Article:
The Airdrie, Alta., woman who lost three fingers and was severely injured in an act of domestic violence involving a sword made a deal with her attacker — she would sacrifice herself in order to save her teenage son.
Dawn Warden was attacked last June by her boyfriend Collin Ayorech.
The crime was detailed in a Calgary courtroom for the first time on Friday as an agreed statement of facts was read aloud by prosecutor Mike Ewenson, following Ayorech's guilty pleas in December.
With her bedroom on fire, Warden, bleeding and gravely injured, agreed to go into her closet on the condition Ayorech would let her 18-year-old son out of the apartment, provincial court Judge Anne Brown was told Friday.
Ayorech had previously been charged, in May 2019, with assaulting Warden with a weapon. He was released on bail on the condition he stay away from her and her son.
But two weeks later, the two were spending time together. On June 9, they were in her bedroom drinking when they got into an argument.
Ayorech picked up a sword that was on a bench.
With two hands, he began to swing and slice at Warden.
"He hit her right shoulder causing a deep and long laceration and continued hitting her cutting her breast, ear and face, leg, abdomen and severed two fingers on her right hand and one on her left," reads the agreed statement of facts.
Then, Ayorech doused a mattress in lighter fluid and lit it on fire.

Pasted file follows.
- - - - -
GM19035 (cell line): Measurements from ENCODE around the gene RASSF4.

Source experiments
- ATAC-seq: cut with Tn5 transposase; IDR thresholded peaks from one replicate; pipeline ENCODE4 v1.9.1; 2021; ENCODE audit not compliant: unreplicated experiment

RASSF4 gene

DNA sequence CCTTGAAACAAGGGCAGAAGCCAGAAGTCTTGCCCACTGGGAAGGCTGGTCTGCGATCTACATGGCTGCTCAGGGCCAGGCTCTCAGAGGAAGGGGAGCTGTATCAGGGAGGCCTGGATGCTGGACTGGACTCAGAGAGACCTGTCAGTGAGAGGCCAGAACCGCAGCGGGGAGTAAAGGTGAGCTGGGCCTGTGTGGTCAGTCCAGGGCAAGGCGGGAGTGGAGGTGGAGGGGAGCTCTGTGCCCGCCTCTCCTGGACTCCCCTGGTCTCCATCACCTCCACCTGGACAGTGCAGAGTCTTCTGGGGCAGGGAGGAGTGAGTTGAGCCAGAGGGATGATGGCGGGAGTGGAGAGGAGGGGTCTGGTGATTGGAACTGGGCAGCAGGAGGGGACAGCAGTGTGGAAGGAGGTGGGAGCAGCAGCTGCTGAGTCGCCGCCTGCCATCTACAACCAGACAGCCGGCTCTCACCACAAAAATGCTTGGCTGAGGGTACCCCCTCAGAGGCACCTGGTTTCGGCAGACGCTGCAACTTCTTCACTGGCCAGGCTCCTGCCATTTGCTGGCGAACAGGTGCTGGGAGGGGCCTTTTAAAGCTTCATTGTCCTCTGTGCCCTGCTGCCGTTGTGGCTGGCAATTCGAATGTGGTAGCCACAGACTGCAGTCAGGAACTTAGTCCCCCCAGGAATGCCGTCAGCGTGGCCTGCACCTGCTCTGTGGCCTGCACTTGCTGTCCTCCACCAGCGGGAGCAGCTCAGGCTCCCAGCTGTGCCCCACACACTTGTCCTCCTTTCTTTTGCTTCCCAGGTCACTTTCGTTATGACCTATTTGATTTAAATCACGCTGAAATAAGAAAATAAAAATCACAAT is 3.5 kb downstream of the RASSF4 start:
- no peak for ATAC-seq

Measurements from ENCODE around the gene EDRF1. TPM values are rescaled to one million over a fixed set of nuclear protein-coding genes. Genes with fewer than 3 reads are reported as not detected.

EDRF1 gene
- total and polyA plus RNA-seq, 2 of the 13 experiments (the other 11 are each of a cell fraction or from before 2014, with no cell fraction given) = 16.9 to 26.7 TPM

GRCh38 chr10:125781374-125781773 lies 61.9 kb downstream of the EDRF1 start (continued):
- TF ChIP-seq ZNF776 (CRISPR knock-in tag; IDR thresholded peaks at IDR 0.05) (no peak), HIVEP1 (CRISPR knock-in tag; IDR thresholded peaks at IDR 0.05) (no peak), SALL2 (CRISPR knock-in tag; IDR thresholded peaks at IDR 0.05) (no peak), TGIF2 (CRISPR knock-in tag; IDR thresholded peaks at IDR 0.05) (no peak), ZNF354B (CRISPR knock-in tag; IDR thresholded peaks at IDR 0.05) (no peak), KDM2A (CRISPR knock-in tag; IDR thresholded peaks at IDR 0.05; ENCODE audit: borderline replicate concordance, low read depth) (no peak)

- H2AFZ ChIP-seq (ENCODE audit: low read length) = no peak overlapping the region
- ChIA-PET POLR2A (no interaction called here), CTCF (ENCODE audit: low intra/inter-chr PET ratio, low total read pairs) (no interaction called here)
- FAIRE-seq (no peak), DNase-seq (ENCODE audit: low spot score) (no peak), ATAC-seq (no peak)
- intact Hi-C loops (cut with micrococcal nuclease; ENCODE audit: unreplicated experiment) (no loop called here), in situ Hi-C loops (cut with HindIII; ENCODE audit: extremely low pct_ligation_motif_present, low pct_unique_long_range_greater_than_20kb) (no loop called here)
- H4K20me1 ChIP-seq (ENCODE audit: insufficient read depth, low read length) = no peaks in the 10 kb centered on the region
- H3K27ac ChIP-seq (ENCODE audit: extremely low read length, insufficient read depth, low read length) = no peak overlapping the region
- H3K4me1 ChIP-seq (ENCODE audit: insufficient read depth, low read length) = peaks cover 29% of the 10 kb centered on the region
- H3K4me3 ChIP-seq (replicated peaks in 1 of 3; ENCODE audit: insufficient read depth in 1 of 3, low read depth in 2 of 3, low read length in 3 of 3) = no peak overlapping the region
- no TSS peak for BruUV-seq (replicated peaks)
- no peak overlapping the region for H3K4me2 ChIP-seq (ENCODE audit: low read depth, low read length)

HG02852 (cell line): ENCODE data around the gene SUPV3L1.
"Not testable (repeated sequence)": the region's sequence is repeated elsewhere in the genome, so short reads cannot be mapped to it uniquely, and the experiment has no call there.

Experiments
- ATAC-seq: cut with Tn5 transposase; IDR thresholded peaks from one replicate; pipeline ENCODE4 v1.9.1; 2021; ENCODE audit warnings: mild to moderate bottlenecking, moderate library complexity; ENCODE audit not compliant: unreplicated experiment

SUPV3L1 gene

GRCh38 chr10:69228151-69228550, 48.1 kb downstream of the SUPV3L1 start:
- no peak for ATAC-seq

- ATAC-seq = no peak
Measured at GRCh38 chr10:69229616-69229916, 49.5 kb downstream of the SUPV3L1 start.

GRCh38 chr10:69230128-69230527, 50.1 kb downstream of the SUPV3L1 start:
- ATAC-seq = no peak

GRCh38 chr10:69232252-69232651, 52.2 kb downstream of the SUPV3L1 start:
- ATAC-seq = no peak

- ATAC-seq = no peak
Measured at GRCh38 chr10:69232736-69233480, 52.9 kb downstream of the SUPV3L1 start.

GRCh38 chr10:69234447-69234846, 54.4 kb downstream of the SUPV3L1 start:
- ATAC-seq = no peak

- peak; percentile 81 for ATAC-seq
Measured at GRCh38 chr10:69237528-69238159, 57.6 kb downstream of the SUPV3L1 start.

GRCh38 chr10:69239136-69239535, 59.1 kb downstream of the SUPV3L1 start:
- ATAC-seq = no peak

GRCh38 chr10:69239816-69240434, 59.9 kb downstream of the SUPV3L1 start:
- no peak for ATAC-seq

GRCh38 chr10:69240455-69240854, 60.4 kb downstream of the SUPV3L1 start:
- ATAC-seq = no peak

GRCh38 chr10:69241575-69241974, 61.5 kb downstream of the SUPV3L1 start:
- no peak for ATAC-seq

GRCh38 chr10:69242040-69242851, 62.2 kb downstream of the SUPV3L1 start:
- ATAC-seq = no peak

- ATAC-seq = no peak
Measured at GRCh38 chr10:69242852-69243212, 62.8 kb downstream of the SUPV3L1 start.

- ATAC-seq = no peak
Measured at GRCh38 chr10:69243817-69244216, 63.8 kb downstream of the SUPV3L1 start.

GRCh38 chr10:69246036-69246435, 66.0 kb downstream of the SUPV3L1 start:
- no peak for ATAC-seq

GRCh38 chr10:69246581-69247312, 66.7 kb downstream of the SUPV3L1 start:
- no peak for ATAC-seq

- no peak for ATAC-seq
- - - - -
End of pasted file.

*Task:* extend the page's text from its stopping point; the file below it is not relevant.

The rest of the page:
"You know what we have to do now," he said to Warden.
Warden agreed to go into her bedroom closet on the condition Ayorech got her son out of the burning apartment.
"Bleeding profusely," Warden got into her closet, closed the door and lost consciousness. When she woke up, the sprinklers had been activated.
She crawled to the apartment door and shouted for her son. The two escaped along with their dog.
History of schizophrenia
Warden has had several surgeries and has significant scarring to her face, shoulder and abdomen.
Three of her fingers were permanently severed. She can no longer work as a hairdresser.
Originally charged with attempted murder, arson and possession of methamphetamine, Ayorech pleaded guilty to aggravated assault, arson and breaching a no-contact order.
Ayorech has a history of schizophrenia and serious addictions to alcohol and cocaine.
Defence lawyer Rebecca Snukal said her client has no memory of the attack.
At a previous court appearance, Snukal requested an NCR (not criminally responsible) hearing, which determined Ayorech was not suffering a psychotic break at the time of the attack.
Prosecutors Ewenson and Joe Mercier along with Snukal will make sentencing submissions before Judge Brown at a later date.
About the Author
Meghan Grant is the courts and crime reporter for CBC Calgary.
Credit belongs to : www.cbc.ca